If your dog is experiencing dog diarrhea, keep these simple dos and don’ts in mind as you figure out the root cause:


  • Keep an eye on your dog’s bowel movement patterns
  • Hold off on food for 12 hours to let your dog’s digestive system reset
  • Keep your dog’s diet simple
  • Keep them away from undigestible foreign objects
  • Talk to your veterinarian to get an expert opinion


  • Rapidly switch up your dog’s diet (if a diet change is needed, it’s a good idea to do so slowly)
  • Allow your dog to go outside without your supervision
  • Wait until the last minute to contact your vet—and be sure to bring a stool sample with you when you go so that your vet can check for parasites

When To Schedule A Visit With The Vet

If you’re worried about your dog’s diarrhea, it’s probably time to schedule a vet visit. While there are many causes of diarrhea that are not worrisome, there are other causes that need immediate professional attention from a vet. 

Graphic with Purina fecal score

How To Describe Your Dog’s Diarrhea To A Vet

Vets will want to know the Purina Fecal Score as well as a few key other pieces of information.2 How many times a day are they defecating? Is the amount of feces being produced each time a large amount or small amount? Are they straining when they defecate? Is the diarrhea mucus coated? 

The following descriptions, according to the Purina Fecal Scoring system, can be used to help describe your dog’s diarrhea to your vet:

  • Score 1: Very hard and dry, usually individual pellets, dog is visibly struggling to expel, no residue left when picked up.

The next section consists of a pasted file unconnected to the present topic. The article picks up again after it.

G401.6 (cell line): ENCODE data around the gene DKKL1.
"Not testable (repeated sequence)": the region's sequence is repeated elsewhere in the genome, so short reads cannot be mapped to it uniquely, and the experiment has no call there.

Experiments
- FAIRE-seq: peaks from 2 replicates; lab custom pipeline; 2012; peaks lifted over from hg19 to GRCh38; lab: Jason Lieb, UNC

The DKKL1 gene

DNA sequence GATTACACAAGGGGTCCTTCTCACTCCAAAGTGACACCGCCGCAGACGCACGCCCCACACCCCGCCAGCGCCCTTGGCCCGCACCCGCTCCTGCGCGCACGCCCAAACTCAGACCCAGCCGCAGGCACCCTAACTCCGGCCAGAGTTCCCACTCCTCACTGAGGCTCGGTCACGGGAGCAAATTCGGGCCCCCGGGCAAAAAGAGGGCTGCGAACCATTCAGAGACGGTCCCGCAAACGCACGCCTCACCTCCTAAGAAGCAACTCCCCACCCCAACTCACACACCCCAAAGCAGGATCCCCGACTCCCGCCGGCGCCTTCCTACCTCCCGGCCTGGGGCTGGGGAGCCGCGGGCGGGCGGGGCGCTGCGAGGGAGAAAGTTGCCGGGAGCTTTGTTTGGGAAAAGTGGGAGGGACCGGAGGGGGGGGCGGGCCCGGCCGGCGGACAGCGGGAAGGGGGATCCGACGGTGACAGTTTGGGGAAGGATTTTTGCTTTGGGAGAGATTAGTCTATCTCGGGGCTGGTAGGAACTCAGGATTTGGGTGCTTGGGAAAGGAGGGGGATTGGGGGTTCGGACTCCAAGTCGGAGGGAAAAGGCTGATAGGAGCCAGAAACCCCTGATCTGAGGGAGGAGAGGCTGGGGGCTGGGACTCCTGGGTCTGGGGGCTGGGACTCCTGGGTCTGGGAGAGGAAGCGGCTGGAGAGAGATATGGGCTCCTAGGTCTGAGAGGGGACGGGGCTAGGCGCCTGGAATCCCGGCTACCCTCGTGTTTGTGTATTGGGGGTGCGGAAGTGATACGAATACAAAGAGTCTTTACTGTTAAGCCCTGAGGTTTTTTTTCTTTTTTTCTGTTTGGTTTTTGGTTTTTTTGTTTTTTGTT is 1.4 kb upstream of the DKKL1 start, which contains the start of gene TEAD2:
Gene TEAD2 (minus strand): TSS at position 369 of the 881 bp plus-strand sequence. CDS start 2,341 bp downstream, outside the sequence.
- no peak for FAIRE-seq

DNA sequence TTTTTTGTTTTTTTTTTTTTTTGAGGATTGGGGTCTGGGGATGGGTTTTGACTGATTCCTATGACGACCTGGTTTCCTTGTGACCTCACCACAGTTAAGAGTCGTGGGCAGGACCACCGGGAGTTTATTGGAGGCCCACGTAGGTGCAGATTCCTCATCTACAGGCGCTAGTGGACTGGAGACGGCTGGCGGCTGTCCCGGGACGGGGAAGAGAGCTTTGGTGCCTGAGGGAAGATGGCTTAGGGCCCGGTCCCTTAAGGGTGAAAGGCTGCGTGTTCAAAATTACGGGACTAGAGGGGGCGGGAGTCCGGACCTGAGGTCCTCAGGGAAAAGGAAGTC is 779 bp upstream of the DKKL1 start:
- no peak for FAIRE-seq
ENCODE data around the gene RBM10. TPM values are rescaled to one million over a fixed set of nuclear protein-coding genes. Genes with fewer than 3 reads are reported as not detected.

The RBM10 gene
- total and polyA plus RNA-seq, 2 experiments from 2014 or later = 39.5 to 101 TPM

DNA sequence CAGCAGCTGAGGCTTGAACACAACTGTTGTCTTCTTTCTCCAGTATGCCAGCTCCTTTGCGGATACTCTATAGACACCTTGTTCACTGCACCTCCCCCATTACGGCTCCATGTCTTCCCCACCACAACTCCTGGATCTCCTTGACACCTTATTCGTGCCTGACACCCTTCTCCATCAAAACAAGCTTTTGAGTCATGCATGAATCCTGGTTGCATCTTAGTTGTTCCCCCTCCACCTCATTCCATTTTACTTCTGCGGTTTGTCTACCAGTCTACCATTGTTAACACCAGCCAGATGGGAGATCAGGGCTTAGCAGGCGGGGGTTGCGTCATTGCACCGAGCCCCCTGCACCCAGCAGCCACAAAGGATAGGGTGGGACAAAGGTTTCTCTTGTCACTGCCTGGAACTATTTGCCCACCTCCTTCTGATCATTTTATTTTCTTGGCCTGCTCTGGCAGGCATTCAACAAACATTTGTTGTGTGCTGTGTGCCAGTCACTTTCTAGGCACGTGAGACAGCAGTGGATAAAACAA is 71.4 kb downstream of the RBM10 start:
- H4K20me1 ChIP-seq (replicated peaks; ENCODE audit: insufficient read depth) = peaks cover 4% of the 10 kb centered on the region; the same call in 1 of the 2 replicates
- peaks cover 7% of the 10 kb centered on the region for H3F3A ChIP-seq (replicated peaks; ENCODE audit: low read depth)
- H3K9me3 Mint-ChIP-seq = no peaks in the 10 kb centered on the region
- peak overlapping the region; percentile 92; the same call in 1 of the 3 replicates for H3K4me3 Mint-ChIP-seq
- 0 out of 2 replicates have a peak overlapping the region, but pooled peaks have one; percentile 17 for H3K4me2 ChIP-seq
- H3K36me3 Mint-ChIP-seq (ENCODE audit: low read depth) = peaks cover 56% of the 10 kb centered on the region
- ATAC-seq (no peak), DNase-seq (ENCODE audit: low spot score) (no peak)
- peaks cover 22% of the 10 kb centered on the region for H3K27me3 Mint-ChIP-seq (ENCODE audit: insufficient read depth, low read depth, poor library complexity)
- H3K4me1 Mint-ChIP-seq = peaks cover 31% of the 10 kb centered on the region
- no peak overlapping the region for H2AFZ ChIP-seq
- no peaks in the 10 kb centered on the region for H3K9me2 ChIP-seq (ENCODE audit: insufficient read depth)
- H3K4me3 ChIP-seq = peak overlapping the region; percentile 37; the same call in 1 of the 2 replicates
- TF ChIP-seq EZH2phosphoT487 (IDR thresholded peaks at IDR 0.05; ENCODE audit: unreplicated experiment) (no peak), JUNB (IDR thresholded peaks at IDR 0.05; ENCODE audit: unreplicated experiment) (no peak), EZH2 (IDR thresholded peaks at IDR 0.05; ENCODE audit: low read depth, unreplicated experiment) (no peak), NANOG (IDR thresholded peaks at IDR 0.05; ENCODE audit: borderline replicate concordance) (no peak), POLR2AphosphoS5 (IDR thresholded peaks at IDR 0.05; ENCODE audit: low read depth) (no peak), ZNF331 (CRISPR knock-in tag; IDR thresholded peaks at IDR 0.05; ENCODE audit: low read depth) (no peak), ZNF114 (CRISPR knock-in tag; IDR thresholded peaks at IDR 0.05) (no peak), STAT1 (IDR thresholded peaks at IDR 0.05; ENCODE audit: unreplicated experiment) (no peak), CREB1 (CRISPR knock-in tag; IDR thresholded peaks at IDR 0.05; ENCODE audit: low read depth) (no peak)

• Score 2 (ideal stool): Firm but not hard, segmented, pliable, little to no residue remaining when picked up.
  • Score 3: Log-shaped, moist, minimal segmentation, leaves some residue on ground when picked up, but holds firm.
  • Score 4: Soggy, very moist, log-shaped, loses form and leaves residue when picked up.
  • Score 5: Very moist, distinct pile shape, leaves residue, and loses form when picked up.
  • Score 6: Texture but no defined shape, looks like piles or spots, leaves residue when picked up.
  • Score 7: Watery with no texture, presents as puddles.

If your dog’s diarrhea does not resolve quickly within a couple of days, or diarrhea is accompanied by other symptoms like lethargy, vomiting, or abnormal behavior, it’s time to get your dog to the vet. In many cases, a telemedicine visit can help determine the cause of the diarrhea and if an in-person visit is warranted. Dutch can be an effective and efficient solution. Contact us to find out more. 

Dog Diarrhea: Frequently Asked Questions

When should I be concerned about my dog’s diarrhea?

If your dog’s diarrhea doesn’t resolve quickly (within a day or two), it may be caused by an underlying condition that needs professional medical treatment. If your dog experiences other symptoms, pain, or discomfort alongside diarrhea, this can also be a sign that something more serious is wrong. 

When in doubt, it’s always a good idea to reach out to your vet. Even if the cause seems minor, such as ingesting old food from outside, getting a professional opinion is always worthwhile. 

What do you give a dog for diarrhea?

It’s smart to contact a vet before giving your dog anything for diarrhea. Your dog may become dehydrated from diarrhea, so plenty of water should be available to them. A bland diet can be offered while you are waiting to see your veterinarian.  

How long does dog diarrhea last?